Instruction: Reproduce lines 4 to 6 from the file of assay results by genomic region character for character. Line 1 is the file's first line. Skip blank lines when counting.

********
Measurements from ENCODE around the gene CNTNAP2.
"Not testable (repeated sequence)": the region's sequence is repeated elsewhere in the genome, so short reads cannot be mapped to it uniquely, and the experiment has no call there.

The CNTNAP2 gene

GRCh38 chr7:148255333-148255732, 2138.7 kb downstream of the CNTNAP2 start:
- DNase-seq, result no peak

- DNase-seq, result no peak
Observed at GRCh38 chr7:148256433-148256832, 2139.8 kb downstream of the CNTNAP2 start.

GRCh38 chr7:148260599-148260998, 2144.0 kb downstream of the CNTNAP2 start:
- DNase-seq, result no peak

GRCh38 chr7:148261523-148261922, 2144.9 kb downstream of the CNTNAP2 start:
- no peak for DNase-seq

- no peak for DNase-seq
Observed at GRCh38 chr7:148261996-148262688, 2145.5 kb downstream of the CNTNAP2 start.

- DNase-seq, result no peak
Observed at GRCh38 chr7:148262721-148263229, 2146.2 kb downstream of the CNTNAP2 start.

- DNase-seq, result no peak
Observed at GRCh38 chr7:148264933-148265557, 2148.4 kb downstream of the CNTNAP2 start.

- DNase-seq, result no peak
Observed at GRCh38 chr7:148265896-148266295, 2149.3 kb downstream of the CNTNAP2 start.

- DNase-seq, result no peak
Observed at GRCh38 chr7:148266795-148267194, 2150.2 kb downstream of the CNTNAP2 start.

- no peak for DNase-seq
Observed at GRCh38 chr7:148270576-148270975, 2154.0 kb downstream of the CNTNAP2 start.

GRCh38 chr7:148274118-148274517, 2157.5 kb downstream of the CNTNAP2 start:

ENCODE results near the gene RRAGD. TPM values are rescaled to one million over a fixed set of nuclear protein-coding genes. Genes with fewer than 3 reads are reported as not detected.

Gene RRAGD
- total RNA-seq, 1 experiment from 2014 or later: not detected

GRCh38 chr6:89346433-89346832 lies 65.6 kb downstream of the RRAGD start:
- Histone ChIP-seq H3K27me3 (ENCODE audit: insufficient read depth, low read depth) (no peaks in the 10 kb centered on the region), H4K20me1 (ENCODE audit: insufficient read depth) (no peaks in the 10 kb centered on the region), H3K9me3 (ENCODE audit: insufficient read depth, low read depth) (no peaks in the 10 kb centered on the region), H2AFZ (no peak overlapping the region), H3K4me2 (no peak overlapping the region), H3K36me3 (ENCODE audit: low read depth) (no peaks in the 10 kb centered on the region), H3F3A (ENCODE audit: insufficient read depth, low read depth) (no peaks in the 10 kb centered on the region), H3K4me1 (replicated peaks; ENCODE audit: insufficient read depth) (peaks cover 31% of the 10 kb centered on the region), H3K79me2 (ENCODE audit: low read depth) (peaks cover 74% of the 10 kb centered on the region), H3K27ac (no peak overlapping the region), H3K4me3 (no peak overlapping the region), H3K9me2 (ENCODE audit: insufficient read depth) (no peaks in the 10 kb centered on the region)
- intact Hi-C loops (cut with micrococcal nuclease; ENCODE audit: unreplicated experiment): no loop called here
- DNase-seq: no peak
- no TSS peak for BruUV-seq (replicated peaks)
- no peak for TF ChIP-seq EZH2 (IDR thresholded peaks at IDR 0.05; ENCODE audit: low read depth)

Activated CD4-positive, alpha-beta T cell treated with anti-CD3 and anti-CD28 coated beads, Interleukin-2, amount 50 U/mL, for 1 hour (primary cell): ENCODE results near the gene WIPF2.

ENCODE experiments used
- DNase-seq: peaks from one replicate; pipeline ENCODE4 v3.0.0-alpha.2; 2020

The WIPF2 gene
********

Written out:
GRCh38 chr7:148255333-148255732, 2138.7 kb downstream of the CNTNAP2 start:
- DNase-seq, result no peak

- DNase-seq, result no peak